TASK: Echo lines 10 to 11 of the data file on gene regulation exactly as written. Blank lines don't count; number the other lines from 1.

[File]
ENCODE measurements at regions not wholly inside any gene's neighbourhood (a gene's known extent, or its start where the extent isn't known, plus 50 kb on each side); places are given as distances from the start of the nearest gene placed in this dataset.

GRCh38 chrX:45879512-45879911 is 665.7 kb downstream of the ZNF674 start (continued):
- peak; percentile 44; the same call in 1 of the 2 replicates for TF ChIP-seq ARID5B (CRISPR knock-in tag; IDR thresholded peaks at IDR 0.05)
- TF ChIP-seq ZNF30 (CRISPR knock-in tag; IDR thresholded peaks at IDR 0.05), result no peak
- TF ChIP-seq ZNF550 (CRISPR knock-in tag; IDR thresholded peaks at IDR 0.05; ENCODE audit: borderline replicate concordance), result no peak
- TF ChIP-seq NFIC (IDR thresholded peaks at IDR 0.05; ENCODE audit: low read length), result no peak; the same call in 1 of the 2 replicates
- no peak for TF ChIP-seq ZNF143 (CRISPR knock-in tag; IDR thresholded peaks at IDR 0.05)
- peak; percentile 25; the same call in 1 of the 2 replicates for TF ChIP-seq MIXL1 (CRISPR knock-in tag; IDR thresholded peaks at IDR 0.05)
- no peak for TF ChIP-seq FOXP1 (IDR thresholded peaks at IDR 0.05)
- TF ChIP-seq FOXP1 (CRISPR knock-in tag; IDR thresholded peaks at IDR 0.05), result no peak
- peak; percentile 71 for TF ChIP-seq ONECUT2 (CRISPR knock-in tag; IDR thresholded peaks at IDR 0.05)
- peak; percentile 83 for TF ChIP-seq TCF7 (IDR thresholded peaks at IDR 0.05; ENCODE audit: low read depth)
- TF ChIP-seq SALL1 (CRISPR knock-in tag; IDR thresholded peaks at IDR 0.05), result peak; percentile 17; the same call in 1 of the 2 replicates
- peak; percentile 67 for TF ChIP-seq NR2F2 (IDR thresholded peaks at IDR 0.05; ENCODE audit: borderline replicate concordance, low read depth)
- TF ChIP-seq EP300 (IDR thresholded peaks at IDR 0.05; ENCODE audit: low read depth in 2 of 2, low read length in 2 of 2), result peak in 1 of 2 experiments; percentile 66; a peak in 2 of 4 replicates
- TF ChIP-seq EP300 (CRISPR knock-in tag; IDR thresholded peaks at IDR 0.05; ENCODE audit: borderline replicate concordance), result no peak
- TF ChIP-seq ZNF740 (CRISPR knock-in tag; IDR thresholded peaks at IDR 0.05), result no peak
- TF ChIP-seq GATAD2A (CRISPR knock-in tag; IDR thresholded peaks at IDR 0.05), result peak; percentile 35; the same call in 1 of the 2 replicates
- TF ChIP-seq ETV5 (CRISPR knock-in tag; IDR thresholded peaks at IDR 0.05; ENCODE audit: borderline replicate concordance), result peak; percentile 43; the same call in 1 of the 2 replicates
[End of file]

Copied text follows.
- TF ChIP-seq FOXP1 (CRISPR knock-in tag; IDR thresholded peaks at IDR 0.05), result no peak
- peak; percentile 71 for TF ChIP-seq ONECUT2 (CRISPR knock-in tag; IDR thresholded peaks at IDR 0.05)